Weight: 10 ounces
Specialized Turbo Kenevo Expert
A few years ago, early electric mountain bikes promised to revolutionize the sport. But that promise was overblown, because …well, they sucked. Specialized’s new Turbo Kenevo Expert leads the charge of the third generation of E-MTBs — the first ones that don’t. It’s designed to rip down hills and climb up them again with equal aplomb. Like a Leatherman, it can do things you probably never will, but it’s cool to think you might.
Frame: M5 premium aluminum
Battery: 700 watt-hours
Travel: 180mm (7.1 inches)
The James Brand Hell Gap
When you can buy a knife at the hardware store for $20, why would you spend $300 on a fixed blade you intend to prep a campfire meal with? Simple. Because a cheap knife won’t last. But the Hell Gap, with its purebred Crucible S35VN, micarta construction and timeless good looks, will. Plus, its distinctly non-tactical dress and reasonable size make it a joy to deploy at home, too.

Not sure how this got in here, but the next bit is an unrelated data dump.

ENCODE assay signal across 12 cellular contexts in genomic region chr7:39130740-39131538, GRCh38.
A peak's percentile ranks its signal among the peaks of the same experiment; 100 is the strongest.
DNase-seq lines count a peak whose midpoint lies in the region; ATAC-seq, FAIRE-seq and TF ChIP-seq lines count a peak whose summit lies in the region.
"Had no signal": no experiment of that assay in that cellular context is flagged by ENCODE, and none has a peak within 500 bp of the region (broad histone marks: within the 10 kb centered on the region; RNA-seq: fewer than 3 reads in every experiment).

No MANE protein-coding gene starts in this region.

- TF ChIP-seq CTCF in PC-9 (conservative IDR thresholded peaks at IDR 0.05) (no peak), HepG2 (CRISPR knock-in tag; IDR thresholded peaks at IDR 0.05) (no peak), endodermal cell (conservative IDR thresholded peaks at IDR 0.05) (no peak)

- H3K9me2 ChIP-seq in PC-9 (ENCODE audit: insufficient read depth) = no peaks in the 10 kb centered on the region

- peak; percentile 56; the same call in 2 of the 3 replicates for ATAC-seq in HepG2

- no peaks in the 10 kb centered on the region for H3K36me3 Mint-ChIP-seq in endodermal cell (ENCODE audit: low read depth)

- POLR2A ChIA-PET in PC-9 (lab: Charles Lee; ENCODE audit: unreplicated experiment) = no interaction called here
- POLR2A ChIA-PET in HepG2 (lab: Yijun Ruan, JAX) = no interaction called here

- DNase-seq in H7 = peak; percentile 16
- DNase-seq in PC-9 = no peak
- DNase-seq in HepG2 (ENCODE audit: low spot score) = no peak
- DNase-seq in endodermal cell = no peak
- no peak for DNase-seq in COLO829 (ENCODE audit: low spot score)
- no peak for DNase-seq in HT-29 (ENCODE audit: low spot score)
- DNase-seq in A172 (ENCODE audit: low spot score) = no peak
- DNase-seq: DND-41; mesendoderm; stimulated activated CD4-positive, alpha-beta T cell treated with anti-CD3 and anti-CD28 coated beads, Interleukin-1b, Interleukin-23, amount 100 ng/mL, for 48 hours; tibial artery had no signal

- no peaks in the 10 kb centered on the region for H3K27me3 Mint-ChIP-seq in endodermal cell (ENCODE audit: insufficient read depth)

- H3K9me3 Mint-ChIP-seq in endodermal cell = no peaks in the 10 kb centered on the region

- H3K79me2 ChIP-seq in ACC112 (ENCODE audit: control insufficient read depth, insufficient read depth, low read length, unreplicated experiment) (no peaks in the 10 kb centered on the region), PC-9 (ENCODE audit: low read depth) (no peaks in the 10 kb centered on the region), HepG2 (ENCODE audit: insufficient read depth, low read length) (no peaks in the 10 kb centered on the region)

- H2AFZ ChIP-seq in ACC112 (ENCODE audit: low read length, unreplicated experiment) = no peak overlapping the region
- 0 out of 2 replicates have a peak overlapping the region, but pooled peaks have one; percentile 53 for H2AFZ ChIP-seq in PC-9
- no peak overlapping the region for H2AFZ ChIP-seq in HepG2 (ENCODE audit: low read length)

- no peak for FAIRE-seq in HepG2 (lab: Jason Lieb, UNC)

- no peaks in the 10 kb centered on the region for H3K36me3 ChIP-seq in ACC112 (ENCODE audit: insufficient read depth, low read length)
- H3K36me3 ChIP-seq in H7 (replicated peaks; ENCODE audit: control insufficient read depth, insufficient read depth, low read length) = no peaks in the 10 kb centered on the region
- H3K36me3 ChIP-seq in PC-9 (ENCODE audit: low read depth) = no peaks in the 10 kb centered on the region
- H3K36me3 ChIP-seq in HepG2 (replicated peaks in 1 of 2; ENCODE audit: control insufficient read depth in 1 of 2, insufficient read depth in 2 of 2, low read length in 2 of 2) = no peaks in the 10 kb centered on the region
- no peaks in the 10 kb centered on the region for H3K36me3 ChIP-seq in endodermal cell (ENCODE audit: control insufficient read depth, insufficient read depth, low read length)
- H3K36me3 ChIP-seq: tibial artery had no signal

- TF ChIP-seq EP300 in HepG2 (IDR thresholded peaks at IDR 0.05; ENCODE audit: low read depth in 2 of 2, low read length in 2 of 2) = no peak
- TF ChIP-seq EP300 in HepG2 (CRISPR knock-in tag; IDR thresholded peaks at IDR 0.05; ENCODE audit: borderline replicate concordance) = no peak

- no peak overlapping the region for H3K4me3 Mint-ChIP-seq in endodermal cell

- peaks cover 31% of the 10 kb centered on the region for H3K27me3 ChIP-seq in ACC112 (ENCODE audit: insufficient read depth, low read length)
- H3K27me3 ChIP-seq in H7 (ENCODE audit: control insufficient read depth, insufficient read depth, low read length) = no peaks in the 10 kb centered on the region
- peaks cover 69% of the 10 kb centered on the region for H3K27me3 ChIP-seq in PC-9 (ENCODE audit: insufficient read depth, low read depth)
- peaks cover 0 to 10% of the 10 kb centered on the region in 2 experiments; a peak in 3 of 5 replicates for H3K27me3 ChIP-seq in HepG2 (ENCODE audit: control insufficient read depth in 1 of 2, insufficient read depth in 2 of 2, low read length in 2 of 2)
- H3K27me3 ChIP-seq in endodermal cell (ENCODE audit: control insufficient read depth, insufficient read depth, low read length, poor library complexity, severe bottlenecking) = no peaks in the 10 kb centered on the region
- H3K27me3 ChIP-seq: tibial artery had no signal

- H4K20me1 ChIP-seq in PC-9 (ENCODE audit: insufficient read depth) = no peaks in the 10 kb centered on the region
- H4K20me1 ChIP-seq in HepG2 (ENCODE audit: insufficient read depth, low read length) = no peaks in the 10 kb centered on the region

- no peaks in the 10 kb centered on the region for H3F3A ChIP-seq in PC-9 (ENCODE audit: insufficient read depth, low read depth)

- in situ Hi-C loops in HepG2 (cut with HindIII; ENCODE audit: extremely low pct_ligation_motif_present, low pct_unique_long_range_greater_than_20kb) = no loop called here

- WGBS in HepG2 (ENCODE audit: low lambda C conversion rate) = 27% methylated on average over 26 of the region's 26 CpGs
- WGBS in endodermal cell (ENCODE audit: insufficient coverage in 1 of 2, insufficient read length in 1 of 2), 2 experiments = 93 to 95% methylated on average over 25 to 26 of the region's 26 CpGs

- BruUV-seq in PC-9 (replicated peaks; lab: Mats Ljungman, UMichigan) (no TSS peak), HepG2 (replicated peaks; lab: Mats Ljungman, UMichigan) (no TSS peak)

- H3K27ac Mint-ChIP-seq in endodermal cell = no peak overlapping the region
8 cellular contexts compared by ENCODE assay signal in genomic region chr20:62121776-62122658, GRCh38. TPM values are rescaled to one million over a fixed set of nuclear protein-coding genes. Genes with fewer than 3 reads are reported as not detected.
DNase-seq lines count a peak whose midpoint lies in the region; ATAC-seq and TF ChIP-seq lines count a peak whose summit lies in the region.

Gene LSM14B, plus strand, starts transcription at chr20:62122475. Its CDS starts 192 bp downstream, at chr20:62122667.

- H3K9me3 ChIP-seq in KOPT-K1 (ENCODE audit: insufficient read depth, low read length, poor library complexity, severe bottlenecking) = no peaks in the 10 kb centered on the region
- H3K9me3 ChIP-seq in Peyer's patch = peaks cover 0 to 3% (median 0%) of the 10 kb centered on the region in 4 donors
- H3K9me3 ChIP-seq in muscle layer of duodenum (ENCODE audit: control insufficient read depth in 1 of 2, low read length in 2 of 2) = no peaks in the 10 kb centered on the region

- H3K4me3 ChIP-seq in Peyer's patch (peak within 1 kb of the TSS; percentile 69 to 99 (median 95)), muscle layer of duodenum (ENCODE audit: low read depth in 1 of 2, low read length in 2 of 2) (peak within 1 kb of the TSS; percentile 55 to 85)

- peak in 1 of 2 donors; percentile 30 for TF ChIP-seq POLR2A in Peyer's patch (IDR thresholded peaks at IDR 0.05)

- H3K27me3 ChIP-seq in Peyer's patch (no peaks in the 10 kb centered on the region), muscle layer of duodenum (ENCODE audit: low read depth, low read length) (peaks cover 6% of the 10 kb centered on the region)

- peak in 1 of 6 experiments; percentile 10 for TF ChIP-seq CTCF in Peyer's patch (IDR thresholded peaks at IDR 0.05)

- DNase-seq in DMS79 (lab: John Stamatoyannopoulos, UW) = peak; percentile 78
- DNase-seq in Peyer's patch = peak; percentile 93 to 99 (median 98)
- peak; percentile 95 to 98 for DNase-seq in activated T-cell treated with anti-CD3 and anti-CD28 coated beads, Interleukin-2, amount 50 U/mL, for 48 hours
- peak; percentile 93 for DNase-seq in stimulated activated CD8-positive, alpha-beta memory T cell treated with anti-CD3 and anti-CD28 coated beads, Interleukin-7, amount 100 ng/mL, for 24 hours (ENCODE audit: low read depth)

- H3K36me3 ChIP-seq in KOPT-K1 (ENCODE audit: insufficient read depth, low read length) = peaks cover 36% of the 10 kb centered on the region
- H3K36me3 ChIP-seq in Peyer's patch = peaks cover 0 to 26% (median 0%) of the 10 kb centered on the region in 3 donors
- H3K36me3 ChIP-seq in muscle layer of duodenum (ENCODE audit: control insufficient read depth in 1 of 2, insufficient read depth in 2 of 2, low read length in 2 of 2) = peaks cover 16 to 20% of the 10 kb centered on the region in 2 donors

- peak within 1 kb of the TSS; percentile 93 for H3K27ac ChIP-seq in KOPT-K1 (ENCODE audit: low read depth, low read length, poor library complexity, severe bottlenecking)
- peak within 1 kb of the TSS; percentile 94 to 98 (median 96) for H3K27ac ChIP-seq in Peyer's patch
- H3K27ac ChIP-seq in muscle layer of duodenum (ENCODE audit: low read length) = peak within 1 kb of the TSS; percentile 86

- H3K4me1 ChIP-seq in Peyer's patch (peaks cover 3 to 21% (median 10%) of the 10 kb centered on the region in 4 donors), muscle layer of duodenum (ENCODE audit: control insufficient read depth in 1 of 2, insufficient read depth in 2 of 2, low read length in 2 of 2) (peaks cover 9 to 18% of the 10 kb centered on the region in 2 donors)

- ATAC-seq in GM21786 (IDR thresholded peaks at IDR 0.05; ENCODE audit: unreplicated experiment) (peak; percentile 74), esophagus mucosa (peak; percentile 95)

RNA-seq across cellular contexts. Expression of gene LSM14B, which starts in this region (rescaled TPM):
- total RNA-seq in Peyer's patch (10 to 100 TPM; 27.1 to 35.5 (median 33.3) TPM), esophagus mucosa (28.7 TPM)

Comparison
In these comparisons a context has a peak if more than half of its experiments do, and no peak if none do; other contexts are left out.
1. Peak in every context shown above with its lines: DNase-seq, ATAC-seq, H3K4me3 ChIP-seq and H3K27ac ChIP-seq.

Weight: 3.1 ounces
Length: 7.8 inches
Blade: 3.8-inch drop-point full-tang
The North Face A-Cad FutureLight Jacket
To create an ultra-breathable jacket, The North Face harnessed a process called nanospinning (a.k.a. electrospinning), in which liquid polyurethane is extruded through more than 200,000 microscopic nozzles into impossibly thin threads. Those threads are overlaid atop each other to create a lattice with thousands of gaps too small for water to penetrate, yet big enough to promote airflow. Laminate that membrane to fabric, and voilà: a truly waterproof-breathable snowboarding jacket like the A-Cad. Or a running jacket. Or the perfect mountaineering shell. With FutureLight, they’re all better equipped to handle the rigors — and weather — of outdoor sports.
Materials: 100% recycled polyester with brushed tricot backer and DWR finish
Weight: 2 pounds, 1 ounce (size medium)
Ideal Use Conditions: Whatever comes your way